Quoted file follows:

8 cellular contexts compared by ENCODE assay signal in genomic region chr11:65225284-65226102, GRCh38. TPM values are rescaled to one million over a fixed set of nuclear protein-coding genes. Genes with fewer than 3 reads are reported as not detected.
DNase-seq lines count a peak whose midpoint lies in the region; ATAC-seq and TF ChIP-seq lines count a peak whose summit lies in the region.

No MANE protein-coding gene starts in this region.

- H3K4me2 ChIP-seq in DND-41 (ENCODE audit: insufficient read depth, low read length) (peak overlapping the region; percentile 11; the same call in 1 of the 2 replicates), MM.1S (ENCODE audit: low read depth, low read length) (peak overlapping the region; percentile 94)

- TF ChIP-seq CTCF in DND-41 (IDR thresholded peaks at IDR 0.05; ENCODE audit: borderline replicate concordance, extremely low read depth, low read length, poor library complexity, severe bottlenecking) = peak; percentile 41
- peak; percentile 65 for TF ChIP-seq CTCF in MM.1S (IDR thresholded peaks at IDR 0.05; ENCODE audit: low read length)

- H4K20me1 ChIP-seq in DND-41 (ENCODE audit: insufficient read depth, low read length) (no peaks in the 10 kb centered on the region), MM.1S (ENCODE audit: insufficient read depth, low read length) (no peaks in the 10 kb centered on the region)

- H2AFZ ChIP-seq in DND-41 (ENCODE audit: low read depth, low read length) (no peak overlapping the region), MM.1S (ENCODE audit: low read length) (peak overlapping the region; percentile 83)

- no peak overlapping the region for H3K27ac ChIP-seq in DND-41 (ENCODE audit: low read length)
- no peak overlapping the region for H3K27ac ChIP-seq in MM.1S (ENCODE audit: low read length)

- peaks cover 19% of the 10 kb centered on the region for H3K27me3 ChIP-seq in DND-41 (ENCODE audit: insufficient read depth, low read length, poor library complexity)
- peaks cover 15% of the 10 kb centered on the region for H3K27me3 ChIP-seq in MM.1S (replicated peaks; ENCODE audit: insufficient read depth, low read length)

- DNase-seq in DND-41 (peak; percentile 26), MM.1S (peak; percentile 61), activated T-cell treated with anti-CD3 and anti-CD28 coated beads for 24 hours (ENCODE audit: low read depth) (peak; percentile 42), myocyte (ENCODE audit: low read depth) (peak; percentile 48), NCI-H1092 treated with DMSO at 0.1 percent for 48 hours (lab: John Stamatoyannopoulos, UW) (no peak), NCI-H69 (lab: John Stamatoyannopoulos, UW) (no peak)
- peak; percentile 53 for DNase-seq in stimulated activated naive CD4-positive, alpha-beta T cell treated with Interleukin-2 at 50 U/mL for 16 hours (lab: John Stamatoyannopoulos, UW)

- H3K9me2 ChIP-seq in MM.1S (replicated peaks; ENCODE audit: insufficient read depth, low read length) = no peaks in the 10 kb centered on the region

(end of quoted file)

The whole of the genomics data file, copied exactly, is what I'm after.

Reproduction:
8 cellular contexts compared by ENCODE assay signal in genomic region chr11:65225284-65226102, GRCh38. TPM values are rescaled to one million over a fixed set of nuclear protein-coding genes. Genes with fewer than 3 reads are reported as not detected.
DNase-seq lines count a peak whose midpoint lies in the region; ATAC-seq and TF ChIP-seq lines count a peak whose summit lies in the region.

No MANE protein-coding gene starts in this region.

- H3K4me2 ChIP-seq in DND-41 (ENCODE audit: insufficient read depth, low read length) (peak overlapping the region; percentile 11; the same call in 1 of the 2 replicates), MM.1S (ENCODE audit: low read depth, low read length) (peak overlapping the region; percentile 94)

- TF ChIP-seq CTCF in DND-41 (IDR thresholded peaks at IDR 0.05; ENCODE audit: borderline replicate concordance, extremely low read depth, low read length, poor library complexity, severe bottlenecking) = peak; percentile 41
- peak; percentile 65 for TF ChIP-seq CTCF in MM.1S (IDR thresholded peaks at IDR 0.05; ENCODE audit: low read length)

- H4K20me1 ChIP-seq in DND-41 (ENCODE audit: insufficient read depth, low read length) (no peaks in the 10 kb centered on the region), MM.1S (ENCODE audit: insufficient read depth, low read length) (no peaks in the 10 kb centered on the region)

- H2AFZ ChIP-seq in DND-41 (ENCODE audit: low read depth, low read length) (no peak overlapping the region), MM.1S (ENCODE audit: low read length) (peak overlapping the region; percentile 83)

- no peak overlapping the region for H3K27ac ChIP-seq in DND-41 (ENCODE audit: low read length)
- no peak overlapping the region for H3K27ac ChIP-seq in MM.1S (ENCODE audit: low read length)

- peaks cover 19% of the 10 kb centered on the region for H3K27me3 ChIP-seq in DND-41 (ENCODE audit: insufficient read depth, low read length, poor library complexity)
- peaks cover 15% of the 10 kb centered on the region for H3K27me3 ChIP-seq in MM.1S (replicated peaks; ENCODE audit: insufficient read depth, low read length)

- DNase-seq in DND-41 (peak; percentile 26), MM.1S (peak; percentile 61), activated T-cell treated with anti-CD3 and anti-CD28 coated beads for 24 hours (ENCODE audit: low read depth) (peak; percentile 42), myocyte (ENCODE audit: low read depth) (peak; percentile 48), NCI-H1092 treated with DMSO at 0.1 percent for 48 hours (lab: John Stamatoyannopoulos, UW) (no peak), NCI-H69 (lab: John Stamatoyannopoulos, UW) (no peak)
- peak; percentile 53 for DNase-seq in stimulated activated naive CD4-positive, alpha-beta T cell treated with Interleukin-2 at 50 U/mL for 16 hours (lab: John Stamatoyannopoulos, UW)

- H3K9me2 ChIP-seq in MM.1S (replicated peaks; ENCODE audit: insufficient read depth, low read length) = no peaks in the 10 kb centered on the region